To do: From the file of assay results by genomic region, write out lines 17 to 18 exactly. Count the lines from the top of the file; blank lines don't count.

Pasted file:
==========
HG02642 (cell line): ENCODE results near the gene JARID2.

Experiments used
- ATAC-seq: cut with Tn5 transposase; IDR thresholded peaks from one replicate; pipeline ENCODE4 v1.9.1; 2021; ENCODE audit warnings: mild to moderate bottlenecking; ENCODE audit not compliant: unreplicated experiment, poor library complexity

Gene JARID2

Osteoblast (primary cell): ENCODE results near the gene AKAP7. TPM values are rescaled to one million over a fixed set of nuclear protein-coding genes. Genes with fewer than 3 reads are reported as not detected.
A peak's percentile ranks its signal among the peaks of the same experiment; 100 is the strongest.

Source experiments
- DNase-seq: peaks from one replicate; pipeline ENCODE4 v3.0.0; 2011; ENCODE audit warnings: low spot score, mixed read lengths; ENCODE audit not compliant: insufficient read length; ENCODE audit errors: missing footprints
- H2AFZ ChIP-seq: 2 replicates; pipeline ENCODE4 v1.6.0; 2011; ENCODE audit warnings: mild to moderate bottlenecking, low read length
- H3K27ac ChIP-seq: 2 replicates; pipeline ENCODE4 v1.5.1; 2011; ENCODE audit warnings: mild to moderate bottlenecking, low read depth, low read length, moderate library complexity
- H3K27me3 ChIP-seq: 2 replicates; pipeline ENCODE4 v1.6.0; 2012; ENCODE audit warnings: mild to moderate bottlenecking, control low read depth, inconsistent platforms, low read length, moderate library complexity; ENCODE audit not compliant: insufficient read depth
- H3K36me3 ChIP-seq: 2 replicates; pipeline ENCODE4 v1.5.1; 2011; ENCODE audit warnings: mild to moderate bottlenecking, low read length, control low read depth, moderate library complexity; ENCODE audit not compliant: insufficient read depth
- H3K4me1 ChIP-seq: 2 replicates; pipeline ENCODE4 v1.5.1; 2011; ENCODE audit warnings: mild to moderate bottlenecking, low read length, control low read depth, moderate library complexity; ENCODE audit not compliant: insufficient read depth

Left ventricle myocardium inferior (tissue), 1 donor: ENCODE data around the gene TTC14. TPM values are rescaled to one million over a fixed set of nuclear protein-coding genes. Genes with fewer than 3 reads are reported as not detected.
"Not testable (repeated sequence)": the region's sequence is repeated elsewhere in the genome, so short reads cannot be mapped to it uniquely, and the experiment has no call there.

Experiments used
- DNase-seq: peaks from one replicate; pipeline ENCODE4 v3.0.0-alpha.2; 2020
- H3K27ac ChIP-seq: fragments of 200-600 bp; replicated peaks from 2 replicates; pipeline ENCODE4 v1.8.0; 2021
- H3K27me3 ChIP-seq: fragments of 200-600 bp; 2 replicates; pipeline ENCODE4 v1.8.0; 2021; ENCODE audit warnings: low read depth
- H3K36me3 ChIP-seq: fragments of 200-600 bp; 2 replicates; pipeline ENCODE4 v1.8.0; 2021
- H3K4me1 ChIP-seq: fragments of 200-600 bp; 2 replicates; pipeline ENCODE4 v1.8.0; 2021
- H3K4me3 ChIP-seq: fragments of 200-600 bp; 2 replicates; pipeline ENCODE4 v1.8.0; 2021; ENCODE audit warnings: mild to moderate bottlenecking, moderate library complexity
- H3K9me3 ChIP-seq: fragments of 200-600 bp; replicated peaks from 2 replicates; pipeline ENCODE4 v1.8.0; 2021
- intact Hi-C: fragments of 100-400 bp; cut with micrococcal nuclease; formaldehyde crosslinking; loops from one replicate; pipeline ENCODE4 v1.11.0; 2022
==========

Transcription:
- DNase-seq: peaks from one replicate; pipeline ENCODE4 v3.0.0-alpha.2; 2020
- H3K27ac ChIP-seq: fragments of 200-600 bp; replicated peaks from 2 replicates; pipeline ENCODE4 v1.8.0; 2021